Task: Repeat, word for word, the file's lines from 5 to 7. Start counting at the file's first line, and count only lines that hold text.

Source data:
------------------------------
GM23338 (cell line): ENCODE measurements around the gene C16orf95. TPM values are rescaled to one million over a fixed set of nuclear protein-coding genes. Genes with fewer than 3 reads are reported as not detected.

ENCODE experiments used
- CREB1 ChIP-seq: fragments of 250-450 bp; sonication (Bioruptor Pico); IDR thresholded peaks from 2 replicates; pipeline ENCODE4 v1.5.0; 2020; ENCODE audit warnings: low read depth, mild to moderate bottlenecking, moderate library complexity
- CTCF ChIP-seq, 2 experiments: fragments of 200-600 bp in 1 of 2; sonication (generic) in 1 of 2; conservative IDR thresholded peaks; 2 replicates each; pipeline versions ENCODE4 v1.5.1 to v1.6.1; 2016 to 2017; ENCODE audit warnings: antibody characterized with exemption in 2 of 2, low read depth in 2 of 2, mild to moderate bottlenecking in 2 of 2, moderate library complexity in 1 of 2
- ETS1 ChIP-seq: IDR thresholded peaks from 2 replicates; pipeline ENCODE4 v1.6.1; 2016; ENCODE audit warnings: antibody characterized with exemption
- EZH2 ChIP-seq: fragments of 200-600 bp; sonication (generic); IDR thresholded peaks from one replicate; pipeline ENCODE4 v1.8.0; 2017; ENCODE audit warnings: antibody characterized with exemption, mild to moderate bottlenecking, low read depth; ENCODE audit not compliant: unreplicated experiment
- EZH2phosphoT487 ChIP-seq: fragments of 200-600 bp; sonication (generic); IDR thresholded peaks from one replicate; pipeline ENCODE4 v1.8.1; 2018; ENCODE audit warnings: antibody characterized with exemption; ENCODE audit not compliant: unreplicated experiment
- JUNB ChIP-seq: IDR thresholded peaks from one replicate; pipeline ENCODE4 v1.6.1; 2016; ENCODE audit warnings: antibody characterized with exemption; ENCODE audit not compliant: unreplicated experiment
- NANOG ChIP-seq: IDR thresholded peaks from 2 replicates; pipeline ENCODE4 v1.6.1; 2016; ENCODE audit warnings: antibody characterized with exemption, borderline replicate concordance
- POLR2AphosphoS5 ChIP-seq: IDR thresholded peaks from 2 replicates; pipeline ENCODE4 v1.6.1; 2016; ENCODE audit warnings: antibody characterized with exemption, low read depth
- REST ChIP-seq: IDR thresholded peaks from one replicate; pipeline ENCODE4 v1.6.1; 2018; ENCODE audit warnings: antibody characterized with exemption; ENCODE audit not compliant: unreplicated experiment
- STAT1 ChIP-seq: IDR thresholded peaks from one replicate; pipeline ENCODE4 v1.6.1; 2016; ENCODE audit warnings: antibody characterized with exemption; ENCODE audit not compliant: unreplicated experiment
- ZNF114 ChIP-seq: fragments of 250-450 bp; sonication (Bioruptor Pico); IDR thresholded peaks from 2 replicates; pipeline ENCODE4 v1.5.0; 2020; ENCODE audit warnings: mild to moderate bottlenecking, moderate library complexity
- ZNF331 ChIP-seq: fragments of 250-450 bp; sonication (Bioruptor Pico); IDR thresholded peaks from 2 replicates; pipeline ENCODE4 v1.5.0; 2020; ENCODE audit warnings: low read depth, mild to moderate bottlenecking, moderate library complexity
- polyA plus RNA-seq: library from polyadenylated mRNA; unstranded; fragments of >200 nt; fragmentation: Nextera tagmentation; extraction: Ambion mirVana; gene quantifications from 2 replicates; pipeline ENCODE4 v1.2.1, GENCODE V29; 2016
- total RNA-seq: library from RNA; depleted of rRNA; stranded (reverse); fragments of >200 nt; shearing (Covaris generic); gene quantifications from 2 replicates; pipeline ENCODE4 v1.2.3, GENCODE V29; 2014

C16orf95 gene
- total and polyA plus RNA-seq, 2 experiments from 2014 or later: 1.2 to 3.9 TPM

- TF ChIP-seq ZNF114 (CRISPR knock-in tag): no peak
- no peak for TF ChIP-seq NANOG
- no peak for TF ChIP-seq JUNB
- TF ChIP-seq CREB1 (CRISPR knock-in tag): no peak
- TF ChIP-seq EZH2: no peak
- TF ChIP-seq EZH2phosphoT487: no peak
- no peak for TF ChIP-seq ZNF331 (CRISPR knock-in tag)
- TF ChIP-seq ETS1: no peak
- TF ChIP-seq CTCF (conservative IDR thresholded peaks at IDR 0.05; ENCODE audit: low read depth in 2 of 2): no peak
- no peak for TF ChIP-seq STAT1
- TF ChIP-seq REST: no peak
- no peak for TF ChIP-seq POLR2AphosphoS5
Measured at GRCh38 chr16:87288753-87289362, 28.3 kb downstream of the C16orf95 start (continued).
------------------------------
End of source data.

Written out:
- ETS1 ChIP-seq: IDR thresholded peaks from 2 replicates; pipeline ENCODE4 v1.6.1; 2016; ENCODE audit warnings: antibody characterized with exemption
- EZH2 ChIP-seq: fragments of 200-600 bp; sonication (generic); IDR thresholded peaks from one replicate; pipeline ENCODE4 v1.8.0; 2017; ENCODE audit warnings: antibody characterized with exemption, mild to moderate bottlenecking, low read depth; ENCODE audit not compliant: unreplicated experiment
- EZH2phosphoT487 ChIP-seq: fragments of 200-600 bp; sonication (generic); IDR thresholded peaks from one replicate; pipeline ENCODE4 v1.8.1; 2018; ENCODE audit warnings: antibody characterized with exemption; ENCODE audit not compliant: unreplicated experiment